Evanescence Have A Bad Rap Forced Upon Them
Nu-metal’s gender politics were never great. While Evanescence were recording their debut album, lead singer Amy Lee was told that the single Bring Me To Life would flounder without a more masculine voice on it. “It was presented to me as, ‘You’re a girl singing in a rock band, there’s nothing else like that out there, nobody’s going to listen to you. You need a guy to come in and sing back-up for it to be successful,’” she later recalled. The manly rap, courtesy of 12 Stones’ Paul McCoy, is not good.
Woodstock ’99 Gets Completely Out Of Control
While the first Woodstock in 1969 was ostensibly a celebration of peace and love, Woodstock ’99 was a lot more heated, in every sense. Concertgoers were charged exorbitant rates for water until they ended up breaking pipes, while a lack of shade led to widespread heatstroke. Several bands’ sets ended in violence, and candles distributed for anti-violence vigils ended up being used to start large fires.
The Anger Management Tour Cements The Rap-Rock Connection
Beginning in 2000, the Anger Management Tour was a multi-year, multi-band, multi-genre beast headed up by Eminem, Limp Bizkit and Papa Roach, and featuring various rotating massive names from the worlds of hip-hop and metal. Marilyn Manson, Snoop Dogg, Linkin Park, DMX, Rob Zombie, Ludacris… The walls between the two genres were coming down (just like in that Run-DMC/Aerosmith video).
Shifty Shellshock Gets A Number One In 15 Countries
‘Come my lady. Come, come my lady. Be my butterfly. Sugar! Baby!’ Butterfly by Crazy Town might have been very silly, and featured a video where Shifty Shellshock’s star tattoos come to life and fly around, but it was colossal, topping charts all over the world.
Linkin Park Get On This Internet Thing Early
Between various efforts including their remix album Reanimation and Jay-Z collaboration EP Collision Course, Linkin Park really made it difficult for people to level any of the easy criticisms of nu-metal at them (not that it stopped anyone). Their debut Hybrid Theory remains the best-selling rock album of the 21st century, and they’re the only rock group to have won the GRAMMY for best Rap/Sung Performance. They were also shrewd as hell, choosing their name’s unorthodox spelling because the domain name linkinpark.com was available, the kind of forward-thinking that makes bands, well, enormous.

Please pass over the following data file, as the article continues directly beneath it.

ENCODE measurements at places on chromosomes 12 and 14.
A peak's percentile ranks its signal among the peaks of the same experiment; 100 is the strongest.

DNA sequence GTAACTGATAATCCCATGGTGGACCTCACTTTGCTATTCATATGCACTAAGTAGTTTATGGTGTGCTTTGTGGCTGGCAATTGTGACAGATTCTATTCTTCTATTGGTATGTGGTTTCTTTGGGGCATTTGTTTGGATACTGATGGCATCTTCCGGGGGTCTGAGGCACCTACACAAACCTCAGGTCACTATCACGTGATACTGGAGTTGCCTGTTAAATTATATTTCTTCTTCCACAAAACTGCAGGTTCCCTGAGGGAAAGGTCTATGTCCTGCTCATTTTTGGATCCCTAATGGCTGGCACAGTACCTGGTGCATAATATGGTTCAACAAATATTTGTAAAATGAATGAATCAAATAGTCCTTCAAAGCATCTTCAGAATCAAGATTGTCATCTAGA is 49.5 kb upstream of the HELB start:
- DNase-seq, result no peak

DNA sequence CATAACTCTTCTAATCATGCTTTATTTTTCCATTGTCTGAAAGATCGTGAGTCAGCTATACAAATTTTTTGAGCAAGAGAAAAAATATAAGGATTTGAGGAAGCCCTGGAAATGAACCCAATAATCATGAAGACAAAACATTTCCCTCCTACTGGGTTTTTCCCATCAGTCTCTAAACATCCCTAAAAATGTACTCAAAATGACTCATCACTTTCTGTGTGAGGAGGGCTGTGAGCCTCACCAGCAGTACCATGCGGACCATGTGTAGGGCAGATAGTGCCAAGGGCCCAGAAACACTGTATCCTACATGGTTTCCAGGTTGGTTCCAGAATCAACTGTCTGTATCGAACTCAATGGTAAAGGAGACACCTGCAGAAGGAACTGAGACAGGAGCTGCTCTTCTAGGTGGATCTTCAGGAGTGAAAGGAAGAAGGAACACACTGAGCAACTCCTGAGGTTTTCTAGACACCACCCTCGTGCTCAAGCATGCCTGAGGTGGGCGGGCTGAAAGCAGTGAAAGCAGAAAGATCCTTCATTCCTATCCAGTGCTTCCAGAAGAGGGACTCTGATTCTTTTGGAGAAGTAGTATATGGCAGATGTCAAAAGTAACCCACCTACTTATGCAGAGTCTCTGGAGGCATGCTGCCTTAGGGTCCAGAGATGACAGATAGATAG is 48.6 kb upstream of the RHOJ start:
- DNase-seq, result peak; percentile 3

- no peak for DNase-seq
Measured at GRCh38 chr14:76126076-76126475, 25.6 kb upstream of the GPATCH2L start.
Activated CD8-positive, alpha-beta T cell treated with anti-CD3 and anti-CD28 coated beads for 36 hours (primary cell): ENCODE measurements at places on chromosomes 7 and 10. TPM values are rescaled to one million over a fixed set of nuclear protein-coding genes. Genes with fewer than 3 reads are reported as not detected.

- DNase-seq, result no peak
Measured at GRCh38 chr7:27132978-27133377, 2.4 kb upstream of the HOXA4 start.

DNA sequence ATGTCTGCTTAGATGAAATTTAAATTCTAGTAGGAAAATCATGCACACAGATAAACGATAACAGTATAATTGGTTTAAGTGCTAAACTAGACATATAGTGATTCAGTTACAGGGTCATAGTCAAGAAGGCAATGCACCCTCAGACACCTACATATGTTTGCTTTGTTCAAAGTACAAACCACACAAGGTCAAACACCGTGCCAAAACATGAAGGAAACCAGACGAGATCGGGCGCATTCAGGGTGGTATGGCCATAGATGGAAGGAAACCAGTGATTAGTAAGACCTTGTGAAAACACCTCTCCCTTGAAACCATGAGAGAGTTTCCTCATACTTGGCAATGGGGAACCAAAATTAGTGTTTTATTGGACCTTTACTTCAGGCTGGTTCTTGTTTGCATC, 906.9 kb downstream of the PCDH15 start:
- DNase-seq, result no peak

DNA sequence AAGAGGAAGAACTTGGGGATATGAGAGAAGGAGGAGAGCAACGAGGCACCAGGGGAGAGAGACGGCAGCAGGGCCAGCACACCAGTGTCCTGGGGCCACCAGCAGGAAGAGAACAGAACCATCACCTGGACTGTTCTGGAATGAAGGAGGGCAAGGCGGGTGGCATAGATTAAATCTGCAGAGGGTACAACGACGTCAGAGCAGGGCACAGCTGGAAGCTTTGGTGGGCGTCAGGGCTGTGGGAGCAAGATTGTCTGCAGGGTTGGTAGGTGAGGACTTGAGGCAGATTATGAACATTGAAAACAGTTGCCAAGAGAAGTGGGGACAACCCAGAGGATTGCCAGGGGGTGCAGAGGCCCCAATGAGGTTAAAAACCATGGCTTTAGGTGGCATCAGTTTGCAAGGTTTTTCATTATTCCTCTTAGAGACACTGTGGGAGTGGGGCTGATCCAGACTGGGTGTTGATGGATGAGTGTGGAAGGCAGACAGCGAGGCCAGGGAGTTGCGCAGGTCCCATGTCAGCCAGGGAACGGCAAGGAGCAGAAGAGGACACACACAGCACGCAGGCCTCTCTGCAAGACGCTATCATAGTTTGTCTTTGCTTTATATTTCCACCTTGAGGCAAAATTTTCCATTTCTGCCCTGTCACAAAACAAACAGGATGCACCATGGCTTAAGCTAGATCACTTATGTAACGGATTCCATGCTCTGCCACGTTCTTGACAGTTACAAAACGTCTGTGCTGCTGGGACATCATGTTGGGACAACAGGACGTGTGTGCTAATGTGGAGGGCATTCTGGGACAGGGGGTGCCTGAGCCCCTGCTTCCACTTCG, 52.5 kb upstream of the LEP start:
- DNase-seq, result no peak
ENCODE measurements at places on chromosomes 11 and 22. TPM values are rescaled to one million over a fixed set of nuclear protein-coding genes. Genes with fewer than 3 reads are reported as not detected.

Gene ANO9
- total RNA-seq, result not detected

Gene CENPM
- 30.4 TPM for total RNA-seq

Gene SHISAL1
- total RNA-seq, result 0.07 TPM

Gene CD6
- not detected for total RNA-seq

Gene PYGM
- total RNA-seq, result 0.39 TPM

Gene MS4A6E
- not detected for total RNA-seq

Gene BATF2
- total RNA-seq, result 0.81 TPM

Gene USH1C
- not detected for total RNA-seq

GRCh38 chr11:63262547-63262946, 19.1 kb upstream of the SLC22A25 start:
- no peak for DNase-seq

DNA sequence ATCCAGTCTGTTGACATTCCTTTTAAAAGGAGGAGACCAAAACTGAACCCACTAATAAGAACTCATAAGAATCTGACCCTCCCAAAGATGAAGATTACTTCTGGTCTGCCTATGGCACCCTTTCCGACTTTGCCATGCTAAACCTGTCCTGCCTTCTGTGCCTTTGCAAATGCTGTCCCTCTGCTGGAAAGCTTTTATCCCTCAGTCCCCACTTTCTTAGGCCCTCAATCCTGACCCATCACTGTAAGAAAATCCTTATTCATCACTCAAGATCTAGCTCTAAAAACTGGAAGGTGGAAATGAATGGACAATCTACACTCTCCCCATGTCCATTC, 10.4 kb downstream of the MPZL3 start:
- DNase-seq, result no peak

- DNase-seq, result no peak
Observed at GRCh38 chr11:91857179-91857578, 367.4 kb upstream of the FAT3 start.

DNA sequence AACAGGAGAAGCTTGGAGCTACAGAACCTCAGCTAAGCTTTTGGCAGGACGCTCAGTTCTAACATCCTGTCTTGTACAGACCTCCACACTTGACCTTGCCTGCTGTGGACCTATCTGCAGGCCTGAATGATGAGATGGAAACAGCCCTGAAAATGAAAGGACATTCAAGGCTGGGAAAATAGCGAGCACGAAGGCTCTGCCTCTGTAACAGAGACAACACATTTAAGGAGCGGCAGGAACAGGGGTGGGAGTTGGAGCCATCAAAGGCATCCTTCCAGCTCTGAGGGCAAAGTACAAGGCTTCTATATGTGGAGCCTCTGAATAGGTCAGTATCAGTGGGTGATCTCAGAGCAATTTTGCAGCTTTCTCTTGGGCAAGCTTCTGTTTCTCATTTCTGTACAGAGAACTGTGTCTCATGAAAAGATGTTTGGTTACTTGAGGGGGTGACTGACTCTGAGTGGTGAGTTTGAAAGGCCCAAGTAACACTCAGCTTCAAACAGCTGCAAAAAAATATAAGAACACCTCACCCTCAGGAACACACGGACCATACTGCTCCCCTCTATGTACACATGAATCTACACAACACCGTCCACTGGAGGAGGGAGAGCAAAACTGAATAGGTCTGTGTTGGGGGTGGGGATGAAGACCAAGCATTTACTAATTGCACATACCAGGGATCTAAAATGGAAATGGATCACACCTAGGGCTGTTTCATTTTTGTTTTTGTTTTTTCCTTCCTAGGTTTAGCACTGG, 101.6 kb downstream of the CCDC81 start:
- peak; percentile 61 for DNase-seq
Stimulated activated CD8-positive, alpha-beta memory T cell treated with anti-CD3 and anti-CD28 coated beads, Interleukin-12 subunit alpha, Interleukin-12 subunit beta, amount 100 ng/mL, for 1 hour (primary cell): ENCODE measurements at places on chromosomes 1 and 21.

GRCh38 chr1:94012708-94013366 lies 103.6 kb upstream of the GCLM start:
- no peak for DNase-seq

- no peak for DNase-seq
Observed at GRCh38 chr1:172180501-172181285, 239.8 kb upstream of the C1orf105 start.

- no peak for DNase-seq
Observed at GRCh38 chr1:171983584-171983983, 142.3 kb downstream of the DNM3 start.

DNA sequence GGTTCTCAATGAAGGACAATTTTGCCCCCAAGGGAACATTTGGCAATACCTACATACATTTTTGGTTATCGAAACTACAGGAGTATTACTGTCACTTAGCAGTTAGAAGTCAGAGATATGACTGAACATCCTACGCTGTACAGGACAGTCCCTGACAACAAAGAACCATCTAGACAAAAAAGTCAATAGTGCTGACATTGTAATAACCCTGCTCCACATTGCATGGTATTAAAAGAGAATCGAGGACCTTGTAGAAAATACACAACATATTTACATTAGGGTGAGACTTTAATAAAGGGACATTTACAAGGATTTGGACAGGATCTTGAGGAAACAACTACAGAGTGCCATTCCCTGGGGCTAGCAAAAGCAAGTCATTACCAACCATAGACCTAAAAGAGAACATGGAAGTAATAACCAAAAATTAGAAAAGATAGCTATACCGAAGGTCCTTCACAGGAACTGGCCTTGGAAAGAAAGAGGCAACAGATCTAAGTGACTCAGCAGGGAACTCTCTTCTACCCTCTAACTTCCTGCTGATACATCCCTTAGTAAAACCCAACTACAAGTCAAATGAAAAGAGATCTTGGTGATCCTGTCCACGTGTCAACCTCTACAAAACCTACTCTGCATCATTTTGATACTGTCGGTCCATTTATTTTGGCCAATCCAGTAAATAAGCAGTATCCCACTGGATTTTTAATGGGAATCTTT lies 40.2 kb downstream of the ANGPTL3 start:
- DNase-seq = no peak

Everyone Fights Backstage On The Tattoo The Earth Tour
Between 2000 and 2002, the Tattoo The Earth Tour – in which members of Slipknot kept passing out due to overheating – covered the continental U.S. with 34 bands and 42 tattoo artists. Backstage at one show, Slipknot’s Shawn ‘Clown’ Crahan and One Minute Silence frontman Brian ‘Yap’ Barry ended up getting accosted by security after refusing to stop driving around in a golf cart making obscene gestures. When the fracas began – which included Shawn being sprayed with mace – in jumped all of Hatebreed. If there’s a more nu-metal image than a visionary clown running amok in a golf cart flipping the bird before getting maced, we’d love to see it.
The Scorpion King Soundtrack Suggests There Might Be Too Much Of A Good Thing
It was the obvious choice – soundtracking a film set in Egypt 5,000 or so years ago, surely you pick nu-metal. What says ‘Let’s build a pyramid!’ better than Drowning Pool? The runaway commercial success of a few massive acts led to umpteen imitators being signed, where suddenly every wrestling entrance, action movie trailer, video game and sports montage was accompanied by angsty rapping about absent dads.
Finally! The K! Pit is (safely) back, with Leeds crew Higher Power launching the new series in style…
From great beginnings to glorious success, your 14-point map of how nu-metal changed the world…